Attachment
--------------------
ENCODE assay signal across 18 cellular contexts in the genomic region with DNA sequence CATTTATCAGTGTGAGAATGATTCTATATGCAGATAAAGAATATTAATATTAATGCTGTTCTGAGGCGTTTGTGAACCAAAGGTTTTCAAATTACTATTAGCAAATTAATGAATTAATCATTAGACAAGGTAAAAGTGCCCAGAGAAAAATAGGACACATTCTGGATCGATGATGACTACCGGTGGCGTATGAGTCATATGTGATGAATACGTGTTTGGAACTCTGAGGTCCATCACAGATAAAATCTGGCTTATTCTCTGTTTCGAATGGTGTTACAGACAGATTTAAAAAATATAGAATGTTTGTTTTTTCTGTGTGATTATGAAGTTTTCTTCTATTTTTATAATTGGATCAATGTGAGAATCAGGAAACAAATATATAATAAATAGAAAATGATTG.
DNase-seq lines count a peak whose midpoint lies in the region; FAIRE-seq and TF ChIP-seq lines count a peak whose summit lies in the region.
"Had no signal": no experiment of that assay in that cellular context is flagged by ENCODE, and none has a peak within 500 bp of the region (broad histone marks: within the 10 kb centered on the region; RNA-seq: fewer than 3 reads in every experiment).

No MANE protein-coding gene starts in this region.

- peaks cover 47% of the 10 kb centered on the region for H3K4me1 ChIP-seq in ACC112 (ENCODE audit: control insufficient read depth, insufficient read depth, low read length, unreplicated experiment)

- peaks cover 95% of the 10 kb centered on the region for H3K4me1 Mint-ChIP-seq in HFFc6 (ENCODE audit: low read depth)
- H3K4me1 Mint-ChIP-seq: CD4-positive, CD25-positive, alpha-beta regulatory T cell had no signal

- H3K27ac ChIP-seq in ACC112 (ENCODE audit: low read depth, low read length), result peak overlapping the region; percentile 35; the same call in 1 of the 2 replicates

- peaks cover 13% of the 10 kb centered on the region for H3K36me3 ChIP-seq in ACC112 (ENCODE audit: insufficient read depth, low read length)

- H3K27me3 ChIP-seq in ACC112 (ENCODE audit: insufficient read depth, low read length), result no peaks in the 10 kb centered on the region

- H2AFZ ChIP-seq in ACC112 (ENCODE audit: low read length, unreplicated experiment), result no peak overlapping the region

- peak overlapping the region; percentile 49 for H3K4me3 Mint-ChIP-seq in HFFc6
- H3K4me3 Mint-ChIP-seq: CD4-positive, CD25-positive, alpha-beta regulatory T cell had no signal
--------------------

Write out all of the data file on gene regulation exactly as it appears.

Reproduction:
ENCODE assay signal across 18 cellular contexts in the genomic region with DNA sequence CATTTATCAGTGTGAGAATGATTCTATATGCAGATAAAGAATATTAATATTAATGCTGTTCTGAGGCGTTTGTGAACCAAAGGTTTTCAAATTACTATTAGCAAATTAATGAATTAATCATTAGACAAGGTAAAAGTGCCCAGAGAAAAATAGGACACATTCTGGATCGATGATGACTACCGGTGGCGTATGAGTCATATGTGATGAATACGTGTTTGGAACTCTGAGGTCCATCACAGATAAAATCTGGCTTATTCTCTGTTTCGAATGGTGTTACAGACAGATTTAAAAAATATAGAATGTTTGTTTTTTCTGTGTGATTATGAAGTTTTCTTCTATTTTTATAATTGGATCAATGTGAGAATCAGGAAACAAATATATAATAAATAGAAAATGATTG.
DNase-seq lines count a peak whose midpoint lies in the region; FAIRE-seq and TF ChIP-seq lines count a peak whose summit lies in the region.
"Had no signal": no experiment of that assay in that cellular context is flagged by ENCODE, and none has a peak within 500 bp of the region (broad histone marks: within the 10 kb centered on the region; RNA-seq: fewer than 3 reads in every experiment).

No MANE protein-coding gene starts in this region.

- peaks cover 47% of the 10 kb centered on the region for H3K4me1 ChIP-seq in ACC112 (ENCODE audit: control insufficient read depth, insufficient read depth, low read length, unreplicated experiment)

- peaks cover 95% of the 10 kb centered on the region for H3K4me1 Mint-ChIP-seq in HFFc6 (ENCODE audit: low read depth)
- H3K4me1 Mint-ChIP-seq: CD4-positive, CD25-positive, alpha-beta regulatory T cell had no signal

- H3K27ac ChIP-seq in ACC112 (ENCODE audit: low read depth, low read length), result peak overlapping the region; percentile 35; the same call in 1 of the 2 replicates

- peaks cover 13% of the 10 kb centered on the region for H3K36me3 ChIP-seq in ACC112 (ENCODE audit: insufficient read depth, low read length)

- H3K27me3 ChIP-seq in ACC112 (ENCODE audit: insufficient read depth, low read length), result no peaks in the 10 kb centered on the region

- H2AFZ ChIP-seq in ACC112 (ENCODE audit: low read length, unreplicated experiment), result no peak overlapping the region

- peak overlapping the region; percentile 49 for H3K4me3 Mint-ChIP-seq in HFFc6
- H3K4me3 Mint-ChIP-seq: CD4-positive, CD25-positive, alpha-beta regulatory T cell had no signal